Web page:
dear hilary: this is called delight

by hilarysherratt

Dear Hilary,

So I’m reading the chapter “Artists, Mystics, and Clowns” in Brennan Manning’s Ruthless Trust and wondering: why do we act the way that we do, and how does this reflect God? What’s so great about efficiency? Gravitas? Breast-beating? Sobriety? Somewhere along the line I leaned that these were more holy than extravagance, art, and levity. Somewhere alone the line I learned I must stifle effulgent passions, had no time for interruptions, mustn’t laugh when there’s so much suffering in the world and so much work to be done, must put away childish playfulness. Somewhere along the line I learned that God is begrudging and exasperated. What is God’s disposition, anyways?



Dear Can’t-Lighten-Up,

In my high school, French was the only foreign language offered. We learned it playing “Tour du Monde” with vocabulary, drawing pictures of “fromage” and “papillon” for each other on the chalkboards in the House, wandering the streets of Angers and Paris and Aix ordering our first café au lait and pain au chocolat in giddy tones. I remember vividly one day after we had gotten out of class, I walked around the corner with my friend and we ducked our heads inside a patisserie, and we ordered in a rush two “religeuses.” The woman behind the counter didn’t look at my ratty hair in its pigtail braids and my very American purple winter coat (a hand-me-down from my sister, I think) and make a noise that meant, “American.” She simply smiled and put the pastry in a small bag with a piece of tissue paper. “Bonne soirée” she called out after us. And I felt the rush of what the French call “joie” – joy.

I was a junior the year that we sang Gabriel Fauré’s “Cantique de Jean Racine.” We used to rehearse the song in its delicate French in a crowded room with uneven and overly polished floorboards. I sat in a grey folding chair, tucked my feet under me, pushed that still-ratty hair behind my ears with my fingernails coated with blue sparkle. The song hushes in its final line to this – “Et de tes dons qu’il retourne comblé.” And may our praises return filled with Your gifts. It isn’t the exact translation – I’m not even sure I could translate it well, if I’m honest – but the last, hushed line, has the word, “comblé” which, whether or not I understood the line right, is a French word for “overjoyed.” The verb “combler” is about filling, being filled.

I tell you these stories because you are asking something about who God is, and what His attitude is about us. And I learned this from singing “Cantique de Jean Racine,” from the woman in the patisserie by the Lycée David d’Angers, from my years of unkempt hair and hand-me-down winter coats: God is delighted.

Delighted, overjoyed – we so often mistake those words for happy, or, more honestly, for naively cheerful or optimistic. We think that if we name those adjectives, we’re making it sound like we (or God or both) aren’t taking hurt seriously. That we have missed suffering. That we have lost sight of the ache of the world and are applying a pink band-aid to the gaping wounds.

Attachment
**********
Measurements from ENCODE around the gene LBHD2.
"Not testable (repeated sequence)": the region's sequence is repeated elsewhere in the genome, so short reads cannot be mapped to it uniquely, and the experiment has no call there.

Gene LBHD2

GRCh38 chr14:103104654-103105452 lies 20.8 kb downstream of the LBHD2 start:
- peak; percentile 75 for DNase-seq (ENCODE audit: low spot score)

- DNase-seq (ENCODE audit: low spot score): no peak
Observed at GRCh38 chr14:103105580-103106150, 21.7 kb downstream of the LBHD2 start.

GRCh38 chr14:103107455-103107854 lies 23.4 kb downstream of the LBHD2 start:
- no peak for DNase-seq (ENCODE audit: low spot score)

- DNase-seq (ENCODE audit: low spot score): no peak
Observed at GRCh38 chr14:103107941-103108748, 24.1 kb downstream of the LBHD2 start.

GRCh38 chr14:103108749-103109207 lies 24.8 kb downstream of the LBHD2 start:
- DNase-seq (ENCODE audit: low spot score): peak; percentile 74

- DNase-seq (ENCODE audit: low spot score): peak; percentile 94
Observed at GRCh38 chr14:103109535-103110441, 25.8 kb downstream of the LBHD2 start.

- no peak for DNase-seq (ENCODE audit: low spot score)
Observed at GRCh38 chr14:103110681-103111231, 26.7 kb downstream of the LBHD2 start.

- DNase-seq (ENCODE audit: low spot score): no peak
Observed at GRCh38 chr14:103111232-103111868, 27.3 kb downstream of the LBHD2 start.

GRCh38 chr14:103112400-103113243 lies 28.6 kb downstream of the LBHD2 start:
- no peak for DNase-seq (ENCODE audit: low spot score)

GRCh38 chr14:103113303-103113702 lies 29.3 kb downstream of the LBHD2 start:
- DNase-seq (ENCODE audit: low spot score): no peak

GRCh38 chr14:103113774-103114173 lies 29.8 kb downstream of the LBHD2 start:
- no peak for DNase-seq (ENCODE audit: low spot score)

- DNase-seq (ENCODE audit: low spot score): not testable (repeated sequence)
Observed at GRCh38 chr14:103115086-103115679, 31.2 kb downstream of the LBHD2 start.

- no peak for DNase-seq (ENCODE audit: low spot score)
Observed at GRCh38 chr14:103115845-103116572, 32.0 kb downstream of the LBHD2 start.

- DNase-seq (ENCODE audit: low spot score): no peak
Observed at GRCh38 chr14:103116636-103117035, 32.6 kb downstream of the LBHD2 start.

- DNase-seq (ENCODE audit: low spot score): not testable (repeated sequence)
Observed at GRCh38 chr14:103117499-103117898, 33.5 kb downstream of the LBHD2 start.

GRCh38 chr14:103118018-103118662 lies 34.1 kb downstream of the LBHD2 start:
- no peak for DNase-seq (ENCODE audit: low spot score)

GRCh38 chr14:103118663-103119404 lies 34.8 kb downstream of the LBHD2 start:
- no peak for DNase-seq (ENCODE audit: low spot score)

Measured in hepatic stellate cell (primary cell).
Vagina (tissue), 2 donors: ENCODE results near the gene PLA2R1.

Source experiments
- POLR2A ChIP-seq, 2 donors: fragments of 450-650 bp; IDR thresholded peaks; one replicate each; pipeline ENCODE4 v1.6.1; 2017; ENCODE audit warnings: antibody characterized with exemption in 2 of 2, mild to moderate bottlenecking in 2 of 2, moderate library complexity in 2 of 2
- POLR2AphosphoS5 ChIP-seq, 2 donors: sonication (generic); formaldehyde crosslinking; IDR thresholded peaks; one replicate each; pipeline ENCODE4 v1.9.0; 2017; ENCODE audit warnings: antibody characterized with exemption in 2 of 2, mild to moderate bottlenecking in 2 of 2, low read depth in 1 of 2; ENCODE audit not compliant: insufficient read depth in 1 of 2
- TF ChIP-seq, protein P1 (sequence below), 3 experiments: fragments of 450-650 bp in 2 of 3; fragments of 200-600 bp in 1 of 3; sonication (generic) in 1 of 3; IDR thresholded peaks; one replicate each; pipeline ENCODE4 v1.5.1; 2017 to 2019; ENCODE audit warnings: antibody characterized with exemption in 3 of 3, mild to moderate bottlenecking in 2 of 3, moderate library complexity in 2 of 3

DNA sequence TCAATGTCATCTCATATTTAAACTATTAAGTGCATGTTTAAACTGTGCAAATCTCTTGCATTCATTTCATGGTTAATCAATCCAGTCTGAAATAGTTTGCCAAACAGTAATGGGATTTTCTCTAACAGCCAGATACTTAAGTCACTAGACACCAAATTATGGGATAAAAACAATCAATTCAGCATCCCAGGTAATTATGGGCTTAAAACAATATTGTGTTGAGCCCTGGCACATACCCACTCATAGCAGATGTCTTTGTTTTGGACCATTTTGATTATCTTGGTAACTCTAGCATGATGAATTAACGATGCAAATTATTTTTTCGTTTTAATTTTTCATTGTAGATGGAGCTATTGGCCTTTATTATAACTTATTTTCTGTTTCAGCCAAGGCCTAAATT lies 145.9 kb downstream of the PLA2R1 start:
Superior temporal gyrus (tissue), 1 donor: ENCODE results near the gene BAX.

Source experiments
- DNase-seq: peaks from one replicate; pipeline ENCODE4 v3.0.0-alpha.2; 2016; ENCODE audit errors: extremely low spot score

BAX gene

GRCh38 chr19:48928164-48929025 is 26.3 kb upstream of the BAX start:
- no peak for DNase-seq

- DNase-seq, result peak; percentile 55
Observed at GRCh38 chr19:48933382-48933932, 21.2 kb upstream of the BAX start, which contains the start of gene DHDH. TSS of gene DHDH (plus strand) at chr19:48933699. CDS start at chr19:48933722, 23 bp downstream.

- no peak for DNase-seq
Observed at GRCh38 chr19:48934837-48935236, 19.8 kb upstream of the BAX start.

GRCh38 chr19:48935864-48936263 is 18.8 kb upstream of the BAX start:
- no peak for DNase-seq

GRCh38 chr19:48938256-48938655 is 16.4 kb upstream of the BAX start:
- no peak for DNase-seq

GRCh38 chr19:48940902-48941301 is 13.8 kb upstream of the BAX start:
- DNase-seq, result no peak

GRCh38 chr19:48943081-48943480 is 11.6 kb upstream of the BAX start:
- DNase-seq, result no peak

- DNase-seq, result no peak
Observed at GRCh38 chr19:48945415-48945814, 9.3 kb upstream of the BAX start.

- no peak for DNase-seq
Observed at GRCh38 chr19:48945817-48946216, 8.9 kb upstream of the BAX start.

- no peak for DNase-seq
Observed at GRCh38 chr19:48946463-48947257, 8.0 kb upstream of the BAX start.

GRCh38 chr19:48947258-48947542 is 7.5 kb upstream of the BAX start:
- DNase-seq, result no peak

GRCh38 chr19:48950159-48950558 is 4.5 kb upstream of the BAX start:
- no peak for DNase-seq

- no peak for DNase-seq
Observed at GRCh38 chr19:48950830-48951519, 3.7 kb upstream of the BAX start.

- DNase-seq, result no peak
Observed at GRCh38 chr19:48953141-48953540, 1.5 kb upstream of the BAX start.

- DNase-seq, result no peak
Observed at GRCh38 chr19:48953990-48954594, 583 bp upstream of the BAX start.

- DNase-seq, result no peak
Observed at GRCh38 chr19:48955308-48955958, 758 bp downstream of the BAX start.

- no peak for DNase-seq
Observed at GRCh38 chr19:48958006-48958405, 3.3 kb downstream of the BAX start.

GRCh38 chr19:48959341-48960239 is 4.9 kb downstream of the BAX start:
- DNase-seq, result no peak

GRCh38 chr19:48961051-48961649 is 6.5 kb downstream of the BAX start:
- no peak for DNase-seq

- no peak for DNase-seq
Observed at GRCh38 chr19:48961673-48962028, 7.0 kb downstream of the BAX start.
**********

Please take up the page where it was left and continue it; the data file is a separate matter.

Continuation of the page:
But it is the work of delight and joy to come close to suffering, even closer than the so-called serious realism. It is through joy, not cynicism, that we approach the unspeakably difficult.

Because joy and delight are not happy feelings: they are the choices to let love win. They are the choice to trust love triumphant. Joy is a choice to believe God when He calls what He has made very good, and a choice to draw near to that very good world in its ache and terror and sadness.

If you do not practice laughter, you cannot know this joy. If you do not practice the playfulness, the levity, the extravagant gestures without reason, the shrieks of hide-and-seek games, you cannot walk with us to the places where love is most needed and most difficult.

God is overjoyed with us. God is delighted. Because He is these things, because He is delighted in my moment in the patisserie, eating something truly good and laughing with my friend, and wishing the woman kneading bread a “bonne soirée” – He can enact such an extravagant and mysterious story of love triumphant. Because God is delighted, because His delight is not some blithe or silly perpetual good mood, but the serious weight of everlasting love, He is able to save us.

This is the story we are going to tell the world. The story of love triumphant over darkness. The story of joy and reuniting, of harmony and whole, of laughter and extravagance. But to tell it, and to tell it in the places most needed, we must practice those things in ourselves.

So, dear one, this is the work of delight. It will take everything you’ve got, to live the blurred lines between sorrow and weeping and joy and splitting your sides laughing. It will take your whole self and a self transformed to banish the categories we’ve so carefully constructed around what counts as “serious” and what counts as “light,” to sing while we cry and rage while we laugh.

But I think it can be done. I think it must be done. So that, in the mystery of love triumphant, we can sing:

Répands sur nous le feu de ta grâce puissante;
Que tout l’enfer fuie au son de ta voix;

Pour on us the fire of your powerful grace, O Lord,
That all hell flees at the sound of Your voice.


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